Social is the New Norm: Social Media in 2011
Brian Solis shared some interesting statistics about the State of Social Media in 2011 and that it’s now a “new norm”. In fact, its unlikely we’ll keep calling it “social media”, as everything will soon just have a social component to it. I’ve noticed the hype around social media is dying down, which is a good thing. However, I’m still always intrigued when I discover people who are not yet embracing social media for what it could be – even from a personal branding perspective. I mean, Brian’s post noted that Facebook’s 800M users is now as large as the entire Internet was back in 2004. Yikes.
I gave a presentation last week at ISA’s Automation Week (summary here by Jim Cahill) where I talked about social media in automation. I shared some data from a survey I completed earlier in the year – and general usage for the automation engineering community broke down like this:
No surprise Facebook was on top – primarily for personal use. But other social networks like Twitter that has good potential for engineer-types have lagged in adoption. Based on some conversations I had with several folks at that event, there is a confusion factor that can overwhelm users at first.
The real issue around late adoption is that our customers are moving in this direction, and by not knowing how to use the social networks, we are at a disadvantage. The flip side is that we are also customers and have the option to tap into this power too.
But as social media becomes part of our cultural fabric and even as we witness businesses, governments,sports teams, and almost every organization socialize communication efforts today, much of what we see is merely the beginning of something that will one day become something far more important than the medium itself. Indeed, social media is affecting behavior and nothing is more important than the ability to influence decisions and ultimately behavior”
Brian summarizes some statistics from a Nielson study:
1) Skeptics will now be recognized as laggards as they now officially stand in the way of progress. According to Nielsen, and well, reality, social media isn’t a fad. The report opens with a key finding that social networks and blogs dominate how Americans spend their time online, which accounts for nearly 25% of their total time spent on the Internet.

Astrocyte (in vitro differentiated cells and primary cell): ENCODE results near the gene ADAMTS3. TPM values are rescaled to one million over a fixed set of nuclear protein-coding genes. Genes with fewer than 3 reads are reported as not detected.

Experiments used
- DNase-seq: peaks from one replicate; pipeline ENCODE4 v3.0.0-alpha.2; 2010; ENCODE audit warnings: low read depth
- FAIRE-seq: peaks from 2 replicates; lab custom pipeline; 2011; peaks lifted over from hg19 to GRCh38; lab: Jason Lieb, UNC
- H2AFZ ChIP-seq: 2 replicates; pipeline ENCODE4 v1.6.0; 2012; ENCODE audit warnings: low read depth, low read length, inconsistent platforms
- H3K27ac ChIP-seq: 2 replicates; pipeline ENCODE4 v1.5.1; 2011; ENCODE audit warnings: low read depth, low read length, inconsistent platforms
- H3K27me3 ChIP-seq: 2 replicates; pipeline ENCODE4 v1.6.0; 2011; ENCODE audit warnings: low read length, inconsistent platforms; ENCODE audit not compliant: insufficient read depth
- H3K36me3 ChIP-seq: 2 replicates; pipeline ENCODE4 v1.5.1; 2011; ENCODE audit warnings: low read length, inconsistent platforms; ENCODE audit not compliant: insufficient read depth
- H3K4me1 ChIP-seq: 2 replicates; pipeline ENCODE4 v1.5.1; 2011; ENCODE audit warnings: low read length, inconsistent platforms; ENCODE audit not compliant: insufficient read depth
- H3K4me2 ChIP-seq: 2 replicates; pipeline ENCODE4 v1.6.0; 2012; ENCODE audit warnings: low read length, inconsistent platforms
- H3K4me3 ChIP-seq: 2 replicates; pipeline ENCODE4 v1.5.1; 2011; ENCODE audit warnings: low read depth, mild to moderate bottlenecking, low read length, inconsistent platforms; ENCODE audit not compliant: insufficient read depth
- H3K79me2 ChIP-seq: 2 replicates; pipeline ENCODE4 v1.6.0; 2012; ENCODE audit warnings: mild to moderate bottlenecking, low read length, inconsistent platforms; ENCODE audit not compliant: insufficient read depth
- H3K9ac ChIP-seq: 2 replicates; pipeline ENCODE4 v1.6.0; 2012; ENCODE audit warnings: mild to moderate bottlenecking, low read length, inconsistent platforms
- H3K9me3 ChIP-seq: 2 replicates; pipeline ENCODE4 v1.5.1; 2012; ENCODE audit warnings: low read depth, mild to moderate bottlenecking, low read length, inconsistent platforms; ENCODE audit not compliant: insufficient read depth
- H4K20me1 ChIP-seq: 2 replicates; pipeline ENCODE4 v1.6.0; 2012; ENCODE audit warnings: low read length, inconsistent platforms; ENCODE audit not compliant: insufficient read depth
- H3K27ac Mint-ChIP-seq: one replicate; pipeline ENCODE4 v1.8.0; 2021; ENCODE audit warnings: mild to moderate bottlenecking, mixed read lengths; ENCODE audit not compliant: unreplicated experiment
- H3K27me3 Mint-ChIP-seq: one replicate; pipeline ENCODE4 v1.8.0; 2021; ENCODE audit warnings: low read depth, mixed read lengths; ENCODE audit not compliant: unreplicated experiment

2) Four out of five active internet users aka everyday people visit social networks.
3) Looking beyond the U.S., in 10 major global markets, social networks and blogs reach over 75% of active Internet users.
4) 60 percent of people who use three or more digital means of research for product purchases learned about a specific brand or retailer from a social networking site. And, 48% of these consumers responded to a retailer’s offer posted on Facebook or Twitter.
5) 70 percent of active online adult social networkers shop online.
Bottom line is that this is truly becoming a norm in the way we communicate and do business. What was also interesting was the way people are accessing social media, with 37% using mobile devices. This growth will only increase since we live untethered to our laptops and PCs.
I know that I’ve come to depend on social networks for both personal and professional learning and sharing. I also use it for researching products and services and seek other opinions before making a buying decision. Sometimes these choices are simple ones, like a book on Amazon, other times its more significant. And while the data is still sketchy about how engineers research products and services for their work/business, it is anticipated that social media and blogs will become more of a mainstream approach to researching a brand, its reputation, and its products and services.